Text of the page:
Comparing Decimals 

Unit 12 > Lesson 3 of 12 
Example 1: 
Polygon Pizza Place caters children's parties with squareshaped pizza. Each
pizza is exactly the same size and is divided
into equal parts called slices. At Sam's party, each child had 2
out of 10 slices from a single pizza. At Elena's party, each child had 15
out of 100 slices from a single pizza. At which party
did each child have more pizza?


Analysis: 
We can write a fraction to represent each party:


Party 
Fraction 
Sam's 

Elena's 




Using our knowledge of decimals, we get:


Party 
Fraction 
Decimal 
Sam's 

0.2X 
Elena's 

0.15 


Answer: 
Each child got more pizza at Sam's Party.

In Example 1, we compared two decimal numbers and found that 0.2 is greater
than 0.15. Some students would argue that 0.15 is a longer decimal with more
digits, and is therefore greater than 0.2. However, if we think about money, we
know that 20 cents is greater than 15 cents. Thus, our answer in Example 1 is
correct.

Decimal numbers are compared in the same way as other numbers: by comparing the
different place values from left to right. We use the symbols <, > and
= to compare decimals as shown below.

Example 1: 
Comparison 
Meaning 
0.2 > 0.15 
0.2 is greater than 0.15 
0.15 < 0.2 
0.15 is less than 0.2 
0.2 = 0.2 
0.2 is equal to 0.2 
0.15 = 0.15 
0.15 is equal to 0.15 

When comparing two decimals, it is helpful to write one below the other. This
is shown in the next example.

Example 2: 
Which is greater, 0.57 or 0.549?

Analysis: 
Let's compare these decimals using a placevalue chart.





Answer: 
0.57 is greater than 0.549.

Notation: 
0.57 > 0.549

As you can see in the example above, 0.57 has fewer decimal digits than
0.549. It is easier to compare two decimals when
you have the same number of decimal digits, so an extra zero
was written to the right of the digit 7 in the decimal 0.57. We are able to do this because 0.57 and 0.570 are equivalent decimals.

Use Caution With Writing Extra Zeros
It is easier to compare decimals when you have the same number of decimal
digits. Thus, we often write extra zeros to the right of the last digit of one
of the decimals being compared. These
extra zeros are place holders and do not change the value of the decimal. However,
if you inserted a zero between the decimal point and a decimal digit, that
would change the value of the decimal. This is shown in the table below:

0.57 
= 
0.570 
= 
0.5700 

Writing extra zeros to the right of the last digit of a
decimal does not change its value. 
0.57 
≠ 
0.507 
≠ 
0.057 

Inserting a zero between the decimal point and a decimal digit does
change the value of a decimal. 
Let's look at some more examples of comparing decimals.
Example 3: Compare each pair of decimals using the symbols <,
> or =.
Example 4: Compare each pair of decimals using the symbols <,
> or =.
In Examples 3 and 4, there were some problems in which the two decimals being
compared did not have the same number of decimal digits. In these problems, we
wrote one or more extra zeros to the right of the last digit of one decimal so that both decimals would have the same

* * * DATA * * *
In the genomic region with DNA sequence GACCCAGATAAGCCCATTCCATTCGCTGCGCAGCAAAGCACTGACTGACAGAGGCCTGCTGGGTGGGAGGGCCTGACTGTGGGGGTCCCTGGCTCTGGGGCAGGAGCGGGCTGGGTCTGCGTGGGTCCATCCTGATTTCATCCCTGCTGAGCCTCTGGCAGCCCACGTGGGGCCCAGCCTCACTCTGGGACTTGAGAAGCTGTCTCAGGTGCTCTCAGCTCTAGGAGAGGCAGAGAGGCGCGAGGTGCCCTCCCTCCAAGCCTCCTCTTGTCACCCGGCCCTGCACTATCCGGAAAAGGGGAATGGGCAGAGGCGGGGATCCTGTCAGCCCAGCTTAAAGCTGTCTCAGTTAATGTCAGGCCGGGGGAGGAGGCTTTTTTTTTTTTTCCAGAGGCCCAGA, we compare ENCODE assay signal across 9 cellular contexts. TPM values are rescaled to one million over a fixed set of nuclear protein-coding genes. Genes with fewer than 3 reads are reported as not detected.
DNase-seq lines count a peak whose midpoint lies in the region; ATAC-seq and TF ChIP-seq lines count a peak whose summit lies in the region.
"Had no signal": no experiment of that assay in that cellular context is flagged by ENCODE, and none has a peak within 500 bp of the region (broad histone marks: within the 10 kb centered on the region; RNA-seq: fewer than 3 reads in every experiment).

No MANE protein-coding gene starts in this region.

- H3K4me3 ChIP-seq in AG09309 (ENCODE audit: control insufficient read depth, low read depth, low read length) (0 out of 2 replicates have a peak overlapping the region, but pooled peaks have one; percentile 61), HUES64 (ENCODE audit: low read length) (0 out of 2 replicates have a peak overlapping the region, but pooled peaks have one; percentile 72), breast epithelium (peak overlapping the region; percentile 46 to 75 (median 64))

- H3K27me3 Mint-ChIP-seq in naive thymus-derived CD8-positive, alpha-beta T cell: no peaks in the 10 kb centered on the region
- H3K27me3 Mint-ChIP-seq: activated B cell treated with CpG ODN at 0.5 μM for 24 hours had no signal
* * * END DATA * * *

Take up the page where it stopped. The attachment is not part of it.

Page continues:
number of decimal digits. In the examples above, we used placevalue charts to help us compare
decimals. Let's try some examples without placevalue charts.

Example 5: 
Compare each pair of decimals using the symbols <,
> or =. 


0.1379 

0.01379 
2.4896 

2.4986 
7.914 

791.4 
$2.39 

2.39 
0.81734 

0.08174 



Problem 

Answer 

0.13790 

0.1379 
> 
0.01379 
0.01379 


2.4896 

2.4896 
< 
2.4986 
2.4986 


7.914 

7.914 
< 
791.4 
791.400 


$2.39 

$2.39 
= 
2.39 
2.39 


0.81734 

0.81734 
> 
0.08174 
0.08174 



Example 6: 
Compare each pair of decimals using the symbols <,
> or =. 


1.46197 

1.046197 
15.317965 

15.317965 
4.7293 

4.7923 
0.78154 

0.78514 
$0.96 

$0.91 



Problem 

Answer 

1.461970 

1.46197 
> 
1.046197 
1.046197 


15.317965 

15.317965 
= 
15.317965 
15.317965 


4.7293 

4.7293 
< 
4.7923 
4.7923 


0.78154 

0.78154 
< 
0.78514 
0.78514 


$0.96 

$0.96 
> 
$0.91 
$0.91 



Summary: 
To compare two decimals, start
at the left and compare digits in the same placevalue position. It is
helpful to write one decimal below the other. It is also easier to compare decimals when
you have the same number of decimal digits. Thus, when comparing two decimals,
we can write one or more extra zeros to the right of the last digit of
one decimal so that both decimals have the same number of decimal digits.

This lesson is by Gisele Glosser. You can find me on Google.
Exercises
Directions: Compare each pair of decimals below using the symbols <. >
or =. You may write one decimal below the other on paper to help
you compare. Click once in an ANSWER BOX and type in your answer; then click ENTER.
After you click ENTER, a message will appear in the RESULTS BOX to indicate whether your answer is correct or incorrect.
To start over, click CLEAR.

1.

Compare these decimals and enter <, > or = in the space provided.

2.

Compare these decimals and enter <, > or = in the space provided.

3.

Compare these decimals and enter <, > or = in the space provided.

4.

Compare these decimals and enter <, > or = in the space provided.

5.

Compare these decimals and enter <, > or = in the space provided.

This lesson is by Gisele Glosser. You can find me on Google.